I.
[3] When promulgated in 1979, the Malpractice Rule completely altered the method by which health-care providers were reimbursed for malpractice insurance premiums associated with the care of Medicare patients. Prior to 1979, malpractice insurance costs were lumped together with all general and administrative costs, and the amount of reimbursement for general and administrative costs was calculated by multiplying the total costs by the percentage utilization rate of Medicare patients. App. at 76-77. Thus, if Medicare patients utilized fifty percent of a health-care provider’s beds, the federal government would reimburse the health-care provider for fifty percent of its total general and administrative costs, including malpractice insurance costs.

[4] Under the new Malpractice Rule, reimbursement for malpractice insurance costs is not tied to utilization rates, nor are such costs included in the category of general and administrative costs. Rather, reimbursement of malpractice insurance costs is based on the health-care provider’s past claims history with Medicare patients, or, if no history exists, on the national ratio of malpractice awards paid to Medicare beneficiaries to malpractice awards paid to all patients. 42 C.F.R. § 405.452(a)(1)(ii) (1983).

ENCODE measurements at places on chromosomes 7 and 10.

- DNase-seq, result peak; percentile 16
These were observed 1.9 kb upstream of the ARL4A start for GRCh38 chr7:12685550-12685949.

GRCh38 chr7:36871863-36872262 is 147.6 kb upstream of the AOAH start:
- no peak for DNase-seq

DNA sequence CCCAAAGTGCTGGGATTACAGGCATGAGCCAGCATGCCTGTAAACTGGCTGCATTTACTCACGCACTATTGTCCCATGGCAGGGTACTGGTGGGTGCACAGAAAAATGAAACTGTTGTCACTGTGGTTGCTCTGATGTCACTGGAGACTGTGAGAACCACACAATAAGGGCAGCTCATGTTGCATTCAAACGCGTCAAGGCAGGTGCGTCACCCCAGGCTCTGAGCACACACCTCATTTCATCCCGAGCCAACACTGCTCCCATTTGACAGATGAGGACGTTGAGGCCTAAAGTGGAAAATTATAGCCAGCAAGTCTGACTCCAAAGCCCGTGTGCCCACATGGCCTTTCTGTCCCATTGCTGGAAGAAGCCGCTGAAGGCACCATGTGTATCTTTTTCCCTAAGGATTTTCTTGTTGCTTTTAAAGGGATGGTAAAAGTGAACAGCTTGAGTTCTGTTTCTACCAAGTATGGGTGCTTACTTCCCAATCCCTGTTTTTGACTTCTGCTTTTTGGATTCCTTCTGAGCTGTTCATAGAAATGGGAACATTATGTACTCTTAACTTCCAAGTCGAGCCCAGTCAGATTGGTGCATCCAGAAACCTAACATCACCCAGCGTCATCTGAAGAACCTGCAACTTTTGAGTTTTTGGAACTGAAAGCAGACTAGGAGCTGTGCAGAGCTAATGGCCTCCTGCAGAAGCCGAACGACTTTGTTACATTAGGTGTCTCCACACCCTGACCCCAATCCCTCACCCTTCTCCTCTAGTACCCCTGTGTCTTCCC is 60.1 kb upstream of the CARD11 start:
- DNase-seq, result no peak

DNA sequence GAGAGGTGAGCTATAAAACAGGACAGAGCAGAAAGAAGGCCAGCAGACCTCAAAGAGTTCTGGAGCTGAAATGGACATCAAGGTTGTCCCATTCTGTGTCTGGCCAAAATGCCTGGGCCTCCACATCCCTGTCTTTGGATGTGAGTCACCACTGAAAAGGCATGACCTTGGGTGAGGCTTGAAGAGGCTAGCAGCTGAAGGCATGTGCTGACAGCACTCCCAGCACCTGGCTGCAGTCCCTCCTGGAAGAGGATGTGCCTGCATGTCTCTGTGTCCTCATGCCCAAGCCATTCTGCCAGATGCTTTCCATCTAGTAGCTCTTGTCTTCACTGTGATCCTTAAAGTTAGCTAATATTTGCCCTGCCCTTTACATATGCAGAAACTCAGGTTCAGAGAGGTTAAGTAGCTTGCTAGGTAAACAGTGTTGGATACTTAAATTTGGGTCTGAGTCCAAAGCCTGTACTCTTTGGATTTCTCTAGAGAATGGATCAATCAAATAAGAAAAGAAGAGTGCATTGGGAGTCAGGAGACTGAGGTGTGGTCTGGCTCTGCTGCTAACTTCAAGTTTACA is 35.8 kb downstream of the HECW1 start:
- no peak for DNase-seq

[5] The district court below found this new regulation to be invalid on three grounds: (1) because the Malpractice Rule was promulgated in violation of the notice and comment procedures of 5 U.S.C. § 553 (1982); (2) because the rule is arbitrary, capricious, and an abuse of the Secretary of Health and Human Services’ discretion, and is thus substantively invalid under 5 U.S.C. § 706(2)(A) (1982); and (3) because the rule is in conflict with section 1395x(v)(1)(a) of the Medicare Act. We find the reasoning and holding of the district court to be persuasive, and thus adopt the opinion below. We will, however, address the arguments of the parties and

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amici as to the appropriate remedy in this case.

II.